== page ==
Like a lot of folks who love to cook, I love prepping for Thanksgiving—a practice that, for me, generally begins mid-October when the November issues of my favorite food magazines come out. I still love print, particularly for food. A printed page continues to feel a little more committed to me, and I fully recognize that could be generational. Hopefully, this issue of the LCF Update 11-9-17, will bridge the gap between the two mediums a bit.
Of course, all food publications this time of year go a little haywire. It’s pretty much impossible to put every recipe you want to try on your harvest table, even if you’re serving upwards of 20 people. So when something looks good, even if it’s decidedly thxgiving-y, I make it any time in November. Subscribers will already have seen this week’s article on cranberries, as well as 3 possible ways to eat them: Sparkling Raw Cranberry Orange Relish, Ruby Red Cranberry Beet Sauce, and Sweet Savory Cranberry Beet Ketchup. You can freeze those for the big day, or start using them now if you can’t wait. Totally up to you.
Meanwhile, my favorite magazine article I’ve seen so far has been a round-up in Rachel Ray Every Day. The magazine version goes by the title, Thanksgiving in the USA. The online version doesn’t satisfy to the same degree, but the premise remains great. 5 chefs from 5 distinct immigrant traditions—Israeli-Persian, Mexican, Syrian, Carribean, and Greek—throw down in the kitchen. The article sort of (? or am I being too literal?) indicates that you can serve a dish from each of these cuisines on your table at the same time. I’m not quite up for that; Jerk Sweet Potatoes with Persian-Style Turkey with Walnut-Pomegranate Sauce seems a bit outré to me. But I am, of course, perfectly willing to concede that the editors intended no such fusion. More importantly, the article beautifully illustrates that food inspired by another place’s cuisine is not just appropriate for a Thanksgiving table, it’s downright patriotic.
Because what I love, love, love is the way that the article emphasizes that the diversity of this ongoing experiment called the US is key to understanding what makes it/us unique. “American cooking, like the country it nourishes, is restless, dynamic, and constantly changing,” wrote Dale Brown in 1970. That’s how he opened the American Cooking volume of Time Life’s Food of the World series. When I read it earlier this week—how I love that series—I realized that “we are what we cook” may be even more accurate than the “what we eat” version.
A few things I’m looking forward to tampering with this week:
This Potato Parsnip gratin from Cooking Light has inspired me. I love a gratin, but man, this recipe looks complicated. So I think I’ll fiddle with it a fair amount. I mean, gratins are pretty easy. So I’m going to work on a blueprint style recipe that’s maybe a little easier.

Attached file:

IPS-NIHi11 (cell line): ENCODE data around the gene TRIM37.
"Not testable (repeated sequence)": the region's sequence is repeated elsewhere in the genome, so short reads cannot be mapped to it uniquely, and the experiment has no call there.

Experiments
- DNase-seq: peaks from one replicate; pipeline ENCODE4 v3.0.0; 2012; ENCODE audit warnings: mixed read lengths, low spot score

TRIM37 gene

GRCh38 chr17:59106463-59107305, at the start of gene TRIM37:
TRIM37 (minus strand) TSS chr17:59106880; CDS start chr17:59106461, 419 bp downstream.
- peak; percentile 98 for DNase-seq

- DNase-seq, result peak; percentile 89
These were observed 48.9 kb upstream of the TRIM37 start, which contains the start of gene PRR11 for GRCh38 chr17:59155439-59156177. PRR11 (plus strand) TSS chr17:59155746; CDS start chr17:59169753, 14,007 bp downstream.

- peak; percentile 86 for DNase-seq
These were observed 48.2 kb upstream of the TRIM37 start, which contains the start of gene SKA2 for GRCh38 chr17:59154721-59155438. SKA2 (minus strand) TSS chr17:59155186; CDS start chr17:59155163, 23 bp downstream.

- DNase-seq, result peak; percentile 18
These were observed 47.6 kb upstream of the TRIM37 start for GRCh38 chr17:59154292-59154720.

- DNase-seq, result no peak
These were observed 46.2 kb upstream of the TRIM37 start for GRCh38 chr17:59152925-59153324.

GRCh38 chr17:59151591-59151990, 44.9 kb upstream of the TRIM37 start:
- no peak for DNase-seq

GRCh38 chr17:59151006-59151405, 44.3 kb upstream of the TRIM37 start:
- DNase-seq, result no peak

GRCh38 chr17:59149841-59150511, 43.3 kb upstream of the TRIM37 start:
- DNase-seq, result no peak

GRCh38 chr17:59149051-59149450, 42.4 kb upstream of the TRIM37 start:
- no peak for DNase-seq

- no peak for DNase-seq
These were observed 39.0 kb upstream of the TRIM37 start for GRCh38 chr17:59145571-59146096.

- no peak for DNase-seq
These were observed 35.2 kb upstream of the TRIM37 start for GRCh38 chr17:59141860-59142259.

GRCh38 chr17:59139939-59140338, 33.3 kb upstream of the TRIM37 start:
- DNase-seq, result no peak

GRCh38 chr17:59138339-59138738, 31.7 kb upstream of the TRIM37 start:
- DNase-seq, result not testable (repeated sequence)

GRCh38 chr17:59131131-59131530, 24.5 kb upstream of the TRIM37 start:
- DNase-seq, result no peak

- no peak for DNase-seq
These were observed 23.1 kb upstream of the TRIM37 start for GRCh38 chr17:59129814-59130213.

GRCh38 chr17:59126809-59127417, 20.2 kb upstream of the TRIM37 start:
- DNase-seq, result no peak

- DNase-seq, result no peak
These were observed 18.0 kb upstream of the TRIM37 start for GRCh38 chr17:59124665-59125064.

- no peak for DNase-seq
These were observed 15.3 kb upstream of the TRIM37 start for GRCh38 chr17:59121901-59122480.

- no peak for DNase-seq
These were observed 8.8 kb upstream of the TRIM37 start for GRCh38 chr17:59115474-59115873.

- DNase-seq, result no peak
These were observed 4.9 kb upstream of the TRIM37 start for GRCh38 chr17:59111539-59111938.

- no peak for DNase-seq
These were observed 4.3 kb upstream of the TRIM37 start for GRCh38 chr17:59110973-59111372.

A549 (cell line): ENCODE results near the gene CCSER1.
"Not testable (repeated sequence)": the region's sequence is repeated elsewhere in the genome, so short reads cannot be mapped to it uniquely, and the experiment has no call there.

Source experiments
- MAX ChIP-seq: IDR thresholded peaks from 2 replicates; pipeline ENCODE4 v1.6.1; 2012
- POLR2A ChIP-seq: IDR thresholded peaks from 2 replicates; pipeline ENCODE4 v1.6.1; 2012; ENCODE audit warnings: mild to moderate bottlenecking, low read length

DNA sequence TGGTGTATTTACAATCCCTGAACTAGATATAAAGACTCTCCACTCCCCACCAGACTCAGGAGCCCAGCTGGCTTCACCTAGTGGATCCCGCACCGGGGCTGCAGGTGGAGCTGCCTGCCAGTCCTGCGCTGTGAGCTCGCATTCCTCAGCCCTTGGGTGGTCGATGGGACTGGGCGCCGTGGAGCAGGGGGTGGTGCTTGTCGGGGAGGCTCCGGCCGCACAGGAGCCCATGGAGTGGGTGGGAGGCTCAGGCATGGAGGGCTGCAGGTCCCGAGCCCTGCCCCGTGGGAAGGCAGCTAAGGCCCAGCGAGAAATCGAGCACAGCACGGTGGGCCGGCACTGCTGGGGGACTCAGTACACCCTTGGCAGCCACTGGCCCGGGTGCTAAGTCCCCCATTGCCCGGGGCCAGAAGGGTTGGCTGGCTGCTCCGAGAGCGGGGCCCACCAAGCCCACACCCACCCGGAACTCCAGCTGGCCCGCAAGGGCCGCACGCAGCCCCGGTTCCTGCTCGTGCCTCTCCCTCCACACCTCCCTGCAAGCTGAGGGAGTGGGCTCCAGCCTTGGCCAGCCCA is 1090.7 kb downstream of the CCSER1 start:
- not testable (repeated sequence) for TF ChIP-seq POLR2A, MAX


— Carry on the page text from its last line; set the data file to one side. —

Meanwhile, I had a grand old time making a potato waffle this week, the model for the cranberry ketchup photo. That waffle maker can be a pretty swell tool, particularly when paired with a spiralizer. So before long, you should be able to jazz up your brunch or supper table with a savory waffle from whatever veggies you have on hand.
I’ve been cooking with kale WAY before it was cool, a legacy from my first husband’s Portuguese family. Kale soup with chorizo is ultimate Portuguese comfort food. While it’s been nice to watch the sturdy green’s popularity grow, it’s unfortunate to see how dreadfully it’s used. I’m continually appalled by the kale salads served in high end delis around the country that are basically inedible. You wouldn’t be too far off if you think they call it “dinosaur kale” because you have to have T Rex teeth in order to chomp the stuff down. So…watch your email.
The LCF Update 11-9-17: Reading, Watching, Listening
Despite David Yaffe’s sometimes breathless fanboy tone, Reckless Daughter, his biography of Joni Mitchell is proving to be a great read. Yaffe’s very good in analyzing Ms. M’s music and poetry, and his reporting on her life resists what must have been a strong temptation to go tabloid. I’m still reeling a bit from The Case of Lisandra P., by Helene Merillon, a superb thriller based on a true murder case in Buenos Aires. Like all good mysteries, grief and sadness remain the dominant themes; I wanted to know why Lisandra had been killed because I cared about her, not because L is for Lasso or some damn gimmick. So I think it could take me a bit before I can settle into another novel.
Steve and I just finished The Same Sky on Netflix; only one season of this show that crosscuts between 1970s east and west Berlin. Eye candy abounds in the fabulous 70s harvest color scheme and sculpted German faces, and the story offers a peek into the extreme—oh, let’s be euphemistic—challenges—of living on the east side of the wall, as well as the hermetic world on that little island that was the west. Going farther north, our third season of Borgen has finally arrived at the library. Borgen is a dynamite series about a female prime minister of Denmark, which cannot sound interesting, but is the best damn political show anywhere with master class acting.
I promised my daughter I’d revisit the Smiths, and she’s made me commit to The Queen Is Dead. Meanwhile, Steve and I will be ushering for Chanticleer, a